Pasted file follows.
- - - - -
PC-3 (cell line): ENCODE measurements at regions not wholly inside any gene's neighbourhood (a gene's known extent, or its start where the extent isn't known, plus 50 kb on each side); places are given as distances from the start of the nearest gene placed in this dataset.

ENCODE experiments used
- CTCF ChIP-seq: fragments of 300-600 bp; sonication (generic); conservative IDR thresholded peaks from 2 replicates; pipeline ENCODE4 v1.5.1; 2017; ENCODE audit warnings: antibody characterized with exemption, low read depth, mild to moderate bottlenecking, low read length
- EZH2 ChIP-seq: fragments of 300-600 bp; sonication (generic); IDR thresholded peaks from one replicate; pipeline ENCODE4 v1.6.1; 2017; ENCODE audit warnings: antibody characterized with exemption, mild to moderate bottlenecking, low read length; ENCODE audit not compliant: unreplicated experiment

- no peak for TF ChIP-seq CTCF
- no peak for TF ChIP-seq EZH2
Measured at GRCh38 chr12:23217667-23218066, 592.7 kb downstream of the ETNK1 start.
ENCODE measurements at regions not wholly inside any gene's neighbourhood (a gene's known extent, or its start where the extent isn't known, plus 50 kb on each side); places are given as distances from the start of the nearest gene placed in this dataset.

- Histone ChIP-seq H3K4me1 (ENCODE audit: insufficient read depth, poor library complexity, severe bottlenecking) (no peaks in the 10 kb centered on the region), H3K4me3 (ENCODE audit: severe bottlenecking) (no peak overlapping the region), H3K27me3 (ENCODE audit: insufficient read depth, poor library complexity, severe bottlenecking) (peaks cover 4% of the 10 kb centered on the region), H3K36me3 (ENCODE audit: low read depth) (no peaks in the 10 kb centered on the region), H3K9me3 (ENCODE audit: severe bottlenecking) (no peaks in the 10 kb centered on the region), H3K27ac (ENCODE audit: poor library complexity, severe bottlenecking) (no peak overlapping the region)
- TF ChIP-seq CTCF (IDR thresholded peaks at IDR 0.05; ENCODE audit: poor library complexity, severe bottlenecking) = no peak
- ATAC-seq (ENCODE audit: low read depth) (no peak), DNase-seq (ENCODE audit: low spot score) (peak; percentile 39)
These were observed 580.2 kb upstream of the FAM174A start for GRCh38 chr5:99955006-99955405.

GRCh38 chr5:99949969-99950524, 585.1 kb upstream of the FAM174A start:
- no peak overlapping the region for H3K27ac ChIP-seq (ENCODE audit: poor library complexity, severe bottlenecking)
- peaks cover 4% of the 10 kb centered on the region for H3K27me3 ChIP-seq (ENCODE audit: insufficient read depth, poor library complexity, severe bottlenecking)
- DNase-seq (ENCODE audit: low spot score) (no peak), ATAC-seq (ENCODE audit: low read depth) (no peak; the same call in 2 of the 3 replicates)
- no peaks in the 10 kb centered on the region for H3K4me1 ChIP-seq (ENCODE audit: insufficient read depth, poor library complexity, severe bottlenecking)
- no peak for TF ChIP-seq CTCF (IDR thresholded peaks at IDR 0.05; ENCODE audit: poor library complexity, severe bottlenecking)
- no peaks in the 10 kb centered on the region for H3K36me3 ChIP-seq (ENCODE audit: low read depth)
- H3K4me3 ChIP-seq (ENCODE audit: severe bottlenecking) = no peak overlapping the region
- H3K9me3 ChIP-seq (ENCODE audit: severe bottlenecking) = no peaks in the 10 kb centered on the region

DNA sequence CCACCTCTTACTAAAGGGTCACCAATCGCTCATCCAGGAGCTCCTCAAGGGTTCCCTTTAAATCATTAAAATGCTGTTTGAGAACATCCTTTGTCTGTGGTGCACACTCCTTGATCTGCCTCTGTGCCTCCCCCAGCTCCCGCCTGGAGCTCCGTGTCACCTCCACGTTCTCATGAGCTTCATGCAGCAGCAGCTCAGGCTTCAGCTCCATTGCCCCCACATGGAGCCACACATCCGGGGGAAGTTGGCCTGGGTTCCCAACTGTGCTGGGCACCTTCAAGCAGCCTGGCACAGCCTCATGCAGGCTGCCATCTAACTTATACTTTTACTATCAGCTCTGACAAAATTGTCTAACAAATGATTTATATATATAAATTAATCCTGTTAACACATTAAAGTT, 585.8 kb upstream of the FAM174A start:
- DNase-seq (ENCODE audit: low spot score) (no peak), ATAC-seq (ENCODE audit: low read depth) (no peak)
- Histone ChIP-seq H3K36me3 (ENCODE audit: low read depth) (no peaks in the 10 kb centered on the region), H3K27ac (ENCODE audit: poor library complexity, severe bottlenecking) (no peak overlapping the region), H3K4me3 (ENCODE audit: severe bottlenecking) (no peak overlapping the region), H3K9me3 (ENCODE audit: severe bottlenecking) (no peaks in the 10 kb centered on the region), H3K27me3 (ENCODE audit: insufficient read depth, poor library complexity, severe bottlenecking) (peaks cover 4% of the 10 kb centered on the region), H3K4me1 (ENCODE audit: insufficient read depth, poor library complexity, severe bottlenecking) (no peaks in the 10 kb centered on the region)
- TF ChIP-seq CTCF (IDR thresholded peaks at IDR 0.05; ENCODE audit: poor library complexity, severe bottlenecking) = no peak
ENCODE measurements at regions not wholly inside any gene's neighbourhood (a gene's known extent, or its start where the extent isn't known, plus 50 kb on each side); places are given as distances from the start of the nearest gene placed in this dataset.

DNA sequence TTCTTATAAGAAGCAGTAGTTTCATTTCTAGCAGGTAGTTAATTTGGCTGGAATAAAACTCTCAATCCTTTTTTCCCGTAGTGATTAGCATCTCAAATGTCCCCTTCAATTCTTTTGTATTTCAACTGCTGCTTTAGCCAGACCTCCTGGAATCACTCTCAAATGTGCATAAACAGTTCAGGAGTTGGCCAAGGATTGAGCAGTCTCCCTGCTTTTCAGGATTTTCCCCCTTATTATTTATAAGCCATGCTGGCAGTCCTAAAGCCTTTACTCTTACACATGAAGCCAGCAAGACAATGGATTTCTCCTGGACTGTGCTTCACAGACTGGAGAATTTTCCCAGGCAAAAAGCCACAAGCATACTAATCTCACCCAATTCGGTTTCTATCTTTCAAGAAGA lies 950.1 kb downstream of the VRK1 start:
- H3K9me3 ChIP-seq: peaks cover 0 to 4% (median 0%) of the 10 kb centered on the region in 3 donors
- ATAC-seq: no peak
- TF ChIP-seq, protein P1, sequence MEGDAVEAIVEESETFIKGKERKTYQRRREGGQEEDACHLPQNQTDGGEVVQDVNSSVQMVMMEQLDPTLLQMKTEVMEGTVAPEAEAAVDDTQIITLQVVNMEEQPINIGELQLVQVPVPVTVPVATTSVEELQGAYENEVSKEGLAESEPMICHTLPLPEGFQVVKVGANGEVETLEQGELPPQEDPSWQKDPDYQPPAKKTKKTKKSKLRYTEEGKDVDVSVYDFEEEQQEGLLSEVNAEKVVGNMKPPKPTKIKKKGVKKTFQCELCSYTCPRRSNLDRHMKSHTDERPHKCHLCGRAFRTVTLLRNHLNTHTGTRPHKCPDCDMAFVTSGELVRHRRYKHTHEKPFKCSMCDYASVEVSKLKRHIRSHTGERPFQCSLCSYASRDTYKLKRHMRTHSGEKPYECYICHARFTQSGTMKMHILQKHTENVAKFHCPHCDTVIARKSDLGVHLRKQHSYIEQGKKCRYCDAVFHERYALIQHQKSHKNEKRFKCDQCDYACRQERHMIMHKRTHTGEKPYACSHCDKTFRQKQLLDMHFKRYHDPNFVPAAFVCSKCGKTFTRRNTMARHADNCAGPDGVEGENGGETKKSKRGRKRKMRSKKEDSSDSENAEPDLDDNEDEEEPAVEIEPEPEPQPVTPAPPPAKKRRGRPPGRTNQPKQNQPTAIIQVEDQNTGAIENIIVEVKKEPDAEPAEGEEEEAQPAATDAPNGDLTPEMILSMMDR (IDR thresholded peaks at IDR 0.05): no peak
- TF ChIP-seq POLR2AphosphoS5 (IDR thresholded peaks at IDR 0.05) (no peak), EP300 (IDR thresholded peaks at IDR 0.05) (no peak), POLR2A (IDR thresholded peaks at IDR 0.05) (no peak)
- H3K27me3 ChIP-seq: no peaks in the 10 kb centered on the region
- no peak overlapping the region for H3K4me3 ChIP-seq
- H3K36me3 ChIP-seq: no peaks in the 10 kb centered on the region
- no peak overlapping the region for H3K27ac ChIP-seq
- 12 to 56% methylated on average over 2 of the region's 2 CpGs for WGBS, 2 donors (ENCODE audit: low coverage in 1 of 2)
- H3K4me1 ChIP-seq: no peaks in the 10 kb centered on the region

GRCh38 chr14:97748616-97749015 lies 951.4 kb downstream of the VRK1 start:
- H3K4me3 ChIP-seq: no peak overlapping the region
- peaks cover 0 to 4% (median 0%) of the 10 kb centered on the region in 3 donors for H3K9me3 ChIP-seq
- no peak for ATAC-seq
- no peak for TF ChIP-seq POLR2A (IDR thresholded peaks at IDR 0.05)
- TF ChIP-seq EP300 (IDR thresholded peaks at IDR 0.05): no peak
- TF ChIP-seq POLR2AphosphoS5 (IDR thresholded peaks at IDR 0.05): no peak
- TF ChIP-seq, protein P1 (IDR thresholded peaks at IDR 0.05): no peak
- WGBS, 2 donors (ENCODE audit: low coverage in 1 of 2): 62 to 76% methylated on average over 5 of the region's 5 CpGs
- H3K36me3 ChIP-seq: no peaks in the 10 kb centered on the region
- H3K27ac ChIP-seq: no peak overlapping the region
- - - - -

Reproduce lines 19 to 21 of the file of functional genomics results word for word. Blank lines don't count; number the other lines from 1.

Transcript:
- no peaks in the 10 kb centered on the region for H3K36me3 ChIP-seq (ENCODE audit: low read depth)
- H3K4me3 ChIP-seq (ENCODE audit: severe bottlenecking) = no peak overlapping the region
- H3K9me3 ChIP-seq (ENCODE audit: severe bottlenecking) = no peaks in the 10 kb centered on the region